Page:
Jeff Judy

Jeff's Thoughts - January 28, 2015

The Decider: A Who or a What?

Regardless of one's politics, everyone can agree that former President George W. Bush had a creative approach to language. He famously put a new term into common use when he declared, "I am the decider."

And certainly, being the decider is a key function of leadership. It isn't simply a matter of making all the decisions, like some kind of king. It is a matter of working with the organization to reach the right decisions and get them implemented, to make those decisions part of the culture. Key decisions only matter when they are integrated into practices at all levels throughout the organization.

Now, mentioning a "king" reminds me of another word associated with heads of state: abdication. King Edward VIII famously chose romance over royalty and abdicated the throne.

And sometimes bank staff, and even leadership, abdicate rather than decide. This is human nature, of course, but ducking responsibility is often abetted by non-human nature, in a sense: technology.

Automation is proceeding at a rapid pace in our industry, and for the most part, it makes our institutions more efficient at the same time it offers more choice and convenience to our customers. But it cannot do that all on its own. And automation is only valuable to the extent that it integrates those human decisions into technology-delivered practices.

For instance, small business credit scoring has greatly streamlined that function at many banks. Credit-score assisted decisions are being cranked out for credits that are many times the size of the credits that were scored ten years ago.

But as the credit scoring engines get more sophisticated, there are increased demands to make sure someone is in charge of the machine, we might say. First, the parameters, thresholds, and responses to various outputs are still under your control, and they need frequent review with clear accountability.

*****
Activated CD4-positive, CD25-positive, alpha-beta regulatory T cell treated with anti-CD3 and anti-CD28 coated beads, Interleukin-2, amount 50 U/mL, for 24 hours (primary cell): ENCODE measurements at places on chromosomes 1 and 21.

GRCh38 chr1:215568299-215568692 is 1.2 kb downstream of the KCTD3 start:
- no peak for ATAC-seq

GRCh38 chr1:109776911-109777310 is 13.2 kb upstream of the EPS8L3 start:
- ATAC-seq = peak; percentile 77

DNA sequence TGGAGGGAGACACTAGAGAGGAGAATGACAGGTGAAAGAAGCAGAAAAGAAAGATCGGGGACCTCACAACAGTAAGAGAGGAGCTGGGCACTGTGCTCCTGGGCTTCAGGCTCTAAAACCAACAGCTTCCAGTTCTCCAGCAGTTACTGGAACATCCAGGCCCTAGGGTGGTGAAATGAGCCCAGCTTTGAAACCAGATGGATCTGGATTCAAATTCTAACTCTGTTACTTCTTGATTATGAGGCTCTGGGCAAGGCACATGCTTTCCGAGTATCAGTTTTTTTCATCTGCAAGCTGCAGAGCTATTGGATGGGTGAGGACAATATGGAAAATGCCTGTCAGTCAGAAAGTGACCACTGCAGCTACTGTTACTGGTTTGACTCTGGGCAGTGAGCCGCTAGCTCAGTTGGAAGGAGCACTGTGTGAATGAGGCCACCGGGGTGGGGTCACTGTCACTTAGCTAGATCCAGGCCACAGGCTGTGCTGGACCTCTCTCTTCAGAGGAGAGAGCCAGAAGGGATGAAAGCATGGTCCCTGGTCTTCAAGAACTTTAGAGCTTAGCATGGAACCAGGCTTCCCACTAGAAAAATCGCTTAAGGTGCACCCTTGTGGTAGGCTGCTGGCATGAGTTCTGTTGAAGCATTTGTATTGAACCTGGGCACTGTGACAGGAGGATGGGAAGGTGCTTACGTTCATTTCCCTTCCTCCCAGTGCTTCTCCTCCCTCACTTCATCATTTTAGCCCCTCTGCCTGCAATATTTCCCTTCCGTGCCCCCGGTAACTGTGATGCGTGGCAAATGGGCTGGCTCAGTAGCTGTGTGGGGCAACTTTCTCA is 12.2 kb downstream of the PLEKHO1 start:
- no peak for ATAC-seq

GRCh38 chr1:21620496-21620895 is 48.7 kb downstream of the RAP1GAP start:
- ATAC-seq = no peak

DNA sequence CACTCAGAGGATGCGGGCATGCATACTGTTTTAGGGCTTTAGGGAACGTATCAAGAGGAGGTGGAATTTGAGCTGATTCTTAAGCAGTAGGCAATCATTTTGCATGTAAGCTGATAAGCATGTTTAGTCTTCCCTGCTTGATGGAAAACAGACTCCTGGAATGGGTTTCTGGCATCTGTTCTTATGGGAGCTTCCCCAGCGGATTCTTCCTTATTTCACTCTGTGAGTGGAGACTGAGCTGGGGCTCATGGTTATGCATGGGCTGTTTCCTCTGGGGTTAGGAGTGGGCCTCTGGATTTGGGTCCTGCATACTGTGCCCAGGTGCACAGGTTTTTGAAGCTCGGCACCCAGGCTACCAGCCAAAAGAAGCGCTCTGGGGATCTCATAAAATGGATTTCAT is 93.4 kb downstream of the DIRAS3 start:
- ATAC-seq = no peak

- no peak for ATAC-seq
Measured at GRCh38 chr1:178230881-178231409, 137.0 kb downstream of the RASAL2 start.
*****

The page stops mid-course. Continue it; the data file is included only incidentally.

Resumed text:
Second, your culture needs to protect your customers from being reduced to mere inputs. That means being vigilant about staff who tell customers, "the computer says ...". But it also means that when an application produces a surprising recommendation, when what looked like a sure approval gets a low score, someone checks to make sure the data were entered accurately, and someone takes the time to understand what tipped the score, if it is correct.

Additional technology-delivered services include your mobile app and your web site. While customers young and old welcome the convenience, they may prefer different approaches, or have different needs. Your younger customers use technology efficiently, and you want to attract younger customers now, even though they may have limited assets, because they can become much more valuable over time. On the other hand, while your older customers may need a little more guidance in using your technology, many of these customers already have substantial assets.

In short, one-size-fits-all may not serve your interests. But technology development is often driven, on the one hand, by the younger generation, including programmers and web designers, and on the other, by the enthusiasm those programmers and web designers may have for bells and whistles, for what the latest trends in design might be. Someone needs to keep your way of doing business clearly front and center.

Leadership means making sure that all the decisions make it fully into the delivery of financial services, whether that delivery is by a person or by a device. Don't hide behind technology to abdicate that responsibility.